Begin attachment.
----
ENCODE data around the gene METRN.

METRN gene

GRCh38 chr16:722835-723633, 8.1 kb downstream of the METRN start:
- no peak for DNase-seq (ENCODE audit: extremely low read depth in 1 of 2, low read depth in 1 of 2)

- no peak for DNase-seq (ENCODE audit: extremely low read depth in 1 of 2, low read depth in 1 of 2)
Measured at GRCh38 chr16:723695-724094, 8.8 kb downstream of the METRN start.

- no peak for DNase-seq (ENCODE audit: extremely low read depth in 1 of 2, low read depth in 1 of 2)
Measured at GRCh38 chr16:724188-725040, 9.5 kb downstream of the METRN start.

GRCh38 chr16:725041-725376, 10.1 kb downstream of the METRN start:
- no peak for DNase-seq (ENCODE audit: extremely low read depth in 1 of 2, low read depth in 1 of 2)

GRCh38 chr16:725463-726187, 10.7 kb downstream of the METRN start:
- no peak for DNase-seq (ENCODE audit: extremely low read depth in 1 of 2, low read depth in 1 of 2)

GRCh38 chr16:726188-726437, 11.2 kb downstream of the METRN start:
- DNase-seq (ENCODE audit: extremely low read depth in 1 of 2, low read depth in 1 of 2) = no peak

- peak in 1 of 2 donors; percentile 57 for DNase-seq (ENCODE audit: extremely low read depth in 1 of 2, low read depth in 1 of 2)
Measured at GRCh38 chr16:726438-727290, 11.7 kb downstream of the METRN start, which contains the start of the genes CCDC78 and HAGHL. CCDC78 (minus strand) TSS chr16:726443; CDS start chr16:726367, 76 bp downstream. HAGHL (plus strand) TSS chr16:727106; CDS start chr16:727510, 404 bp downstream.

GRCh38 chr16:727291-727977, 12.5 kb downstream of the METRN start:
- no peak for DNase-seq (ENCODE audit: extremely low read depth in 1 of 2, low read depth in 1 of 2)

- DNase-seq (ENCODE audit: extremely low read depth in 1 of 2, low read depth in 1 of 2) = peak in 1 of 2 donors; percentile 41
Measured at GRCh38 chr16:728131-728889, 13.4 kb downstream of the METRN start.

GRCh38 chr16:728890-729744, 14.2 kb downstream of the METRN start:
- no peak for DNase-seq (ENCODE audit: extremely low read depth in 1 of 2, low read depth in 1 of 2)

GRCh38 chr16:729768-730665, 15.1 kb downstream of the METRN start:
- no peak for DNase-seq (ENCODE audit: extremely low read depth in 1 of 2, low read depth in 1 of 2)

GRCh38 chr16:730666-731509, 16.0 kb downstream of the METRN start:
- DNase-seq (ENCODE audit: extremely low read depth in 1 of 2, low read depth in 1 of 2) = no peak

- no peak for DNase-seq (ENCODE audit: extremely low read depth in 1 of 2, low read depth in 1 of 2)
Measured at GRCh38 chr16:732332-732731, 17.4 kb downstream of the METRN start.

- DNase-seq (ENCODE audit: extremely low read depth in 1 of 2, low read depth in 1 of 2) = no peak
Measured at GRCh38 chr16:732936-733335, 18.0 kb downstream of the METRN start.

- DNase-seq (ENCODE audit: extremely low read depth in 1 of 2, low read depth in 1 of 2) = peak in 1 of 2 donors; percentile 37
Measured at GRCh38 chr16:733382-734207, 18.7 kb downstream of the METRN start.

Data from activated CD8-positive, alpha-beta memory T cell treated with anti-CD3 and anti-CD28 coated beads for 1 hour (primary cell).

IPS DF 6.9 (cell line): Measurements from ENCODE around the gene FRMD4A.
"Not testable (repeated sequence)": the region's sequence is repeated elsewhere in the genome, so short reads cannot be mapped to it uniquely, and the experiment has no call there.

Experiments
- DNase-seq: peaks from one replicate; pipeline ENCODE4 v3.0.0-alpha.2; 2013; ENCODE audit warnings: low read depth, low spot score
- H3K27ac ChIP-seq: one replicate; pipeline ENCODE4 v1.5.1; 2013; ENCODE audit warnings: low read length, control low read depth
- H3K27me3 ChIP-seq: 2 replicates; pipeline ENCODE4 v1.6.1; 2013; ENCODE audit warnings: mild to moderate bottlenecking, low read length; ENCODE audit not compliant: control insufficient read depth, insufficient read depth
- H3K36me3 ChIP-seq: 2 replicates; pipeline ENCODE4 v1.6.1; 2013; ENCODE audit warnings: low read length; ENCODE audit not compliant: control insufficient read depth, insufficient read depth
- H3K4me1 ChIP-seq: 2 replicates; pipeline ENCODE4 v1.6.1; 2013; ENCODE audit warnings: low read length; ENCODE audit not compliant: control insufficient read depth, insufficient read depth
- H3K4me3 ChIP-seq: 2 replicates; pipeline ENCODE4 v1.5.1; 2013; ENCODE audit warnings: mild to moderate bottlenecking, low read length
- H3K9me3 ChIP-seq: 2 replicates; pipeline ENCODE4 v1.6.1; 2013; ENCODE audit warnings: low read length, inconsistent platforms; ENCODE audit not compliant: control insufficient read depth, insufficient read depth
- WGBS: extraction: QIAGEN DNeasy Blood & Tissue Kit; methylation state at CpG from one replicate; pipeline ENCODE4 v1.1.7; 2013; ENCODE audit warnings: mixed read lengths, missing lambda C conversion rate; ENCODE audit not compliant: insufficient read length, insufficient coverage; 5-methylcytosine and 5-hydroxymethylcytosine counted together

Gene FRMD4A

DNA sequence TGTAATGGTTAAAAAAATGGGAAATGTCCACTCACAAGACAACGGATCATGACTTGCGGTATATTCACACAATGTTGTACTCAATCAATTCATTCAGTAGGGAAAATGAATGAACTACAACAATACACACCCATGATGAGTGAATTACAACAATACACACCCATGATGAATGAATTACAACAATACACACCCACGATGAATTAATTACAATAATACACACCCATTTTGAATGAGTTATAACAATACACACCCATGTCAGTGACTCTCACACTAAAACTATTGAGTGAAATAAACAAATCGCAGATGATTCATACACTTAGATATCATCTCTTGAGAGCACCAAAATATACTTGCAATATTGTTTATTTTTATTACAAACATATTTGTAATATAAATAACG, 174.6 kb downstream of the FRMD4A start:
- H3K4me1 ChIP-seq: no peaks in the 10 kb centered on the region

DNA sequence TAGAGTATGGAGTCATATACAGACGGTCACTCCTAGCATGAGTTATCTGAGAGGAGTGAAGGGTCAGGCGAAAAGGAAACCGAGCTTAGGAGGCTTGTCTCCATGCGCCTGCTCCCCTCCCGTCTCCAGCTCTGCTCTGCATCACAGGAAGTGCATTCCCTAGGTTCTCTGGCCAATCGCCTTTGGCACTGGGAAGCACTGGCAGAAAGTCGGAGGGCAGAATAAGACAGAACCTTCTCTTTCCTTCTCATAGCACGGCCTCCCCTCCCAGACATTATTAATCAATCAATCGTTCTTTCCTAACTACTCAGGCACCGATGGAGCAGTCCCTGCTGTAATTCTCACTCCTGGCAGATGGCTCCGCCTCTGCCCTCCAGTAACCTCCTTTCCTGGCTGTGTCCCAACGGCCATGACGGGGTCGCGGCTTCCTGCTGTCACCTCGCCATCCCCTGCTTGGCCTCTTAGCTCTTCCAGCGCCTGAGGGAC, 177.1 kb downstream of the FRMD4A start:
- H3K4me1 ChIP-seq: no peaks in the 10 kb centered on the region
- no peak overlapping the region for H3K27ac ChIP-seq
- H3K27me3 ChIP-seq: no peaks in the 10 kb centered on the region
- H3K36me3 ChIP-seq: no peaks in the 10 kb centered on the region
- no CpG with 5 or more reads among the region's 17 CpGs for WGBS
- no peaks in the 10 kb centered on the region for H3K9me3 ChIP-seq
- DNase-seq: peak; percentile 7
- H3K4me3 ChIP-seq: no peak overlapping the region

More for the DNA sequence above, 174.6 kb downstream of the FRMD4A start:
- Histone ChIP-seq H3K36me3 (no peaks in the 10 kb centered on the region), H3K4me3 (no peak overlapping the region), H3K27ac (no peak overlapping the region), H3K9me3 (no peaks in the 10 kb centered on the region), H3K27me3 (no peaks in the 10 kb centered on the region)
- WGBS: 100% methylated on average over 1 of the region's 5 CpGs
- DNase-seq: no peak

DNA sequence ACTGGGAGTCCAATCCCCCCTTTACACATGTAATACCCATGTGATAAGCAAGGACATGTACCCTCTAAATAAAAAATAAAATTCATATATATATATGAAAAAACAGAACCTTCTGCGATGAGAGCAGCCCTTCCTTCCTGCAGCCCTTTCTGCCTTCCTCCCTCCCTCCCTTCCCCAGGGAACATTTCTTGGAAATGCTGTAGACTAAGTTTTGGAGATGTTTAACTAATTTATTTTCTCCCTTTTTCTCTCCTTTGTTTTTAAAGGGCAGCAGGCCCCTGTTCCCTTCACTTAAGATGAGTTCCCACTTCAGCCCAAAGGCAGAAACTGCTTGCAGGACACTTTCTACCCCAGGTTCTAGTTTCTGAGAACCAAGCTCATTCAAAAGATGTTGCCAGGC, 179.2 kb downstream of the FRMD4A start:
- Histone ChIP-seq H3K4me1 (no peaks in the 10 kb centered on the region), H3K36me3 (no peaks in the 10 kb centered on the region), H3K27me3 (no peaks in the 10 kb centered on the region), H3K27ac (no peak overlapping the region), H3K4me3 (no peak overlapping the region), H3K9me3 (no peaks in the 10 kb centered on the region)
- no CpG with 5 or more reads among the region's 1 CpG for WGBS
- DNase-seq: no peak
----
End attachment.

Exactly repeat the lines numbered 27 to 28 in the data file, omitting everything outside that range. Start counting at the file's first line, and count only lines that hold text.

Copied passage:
- no peak for DNase-seq (ENCODE audit: extremely low read depth in 1 of 2, low read depth in 1 of 2)
Measured at GRCh38 chr16:732332-732731, 17.4 kb downstream of the METRN start.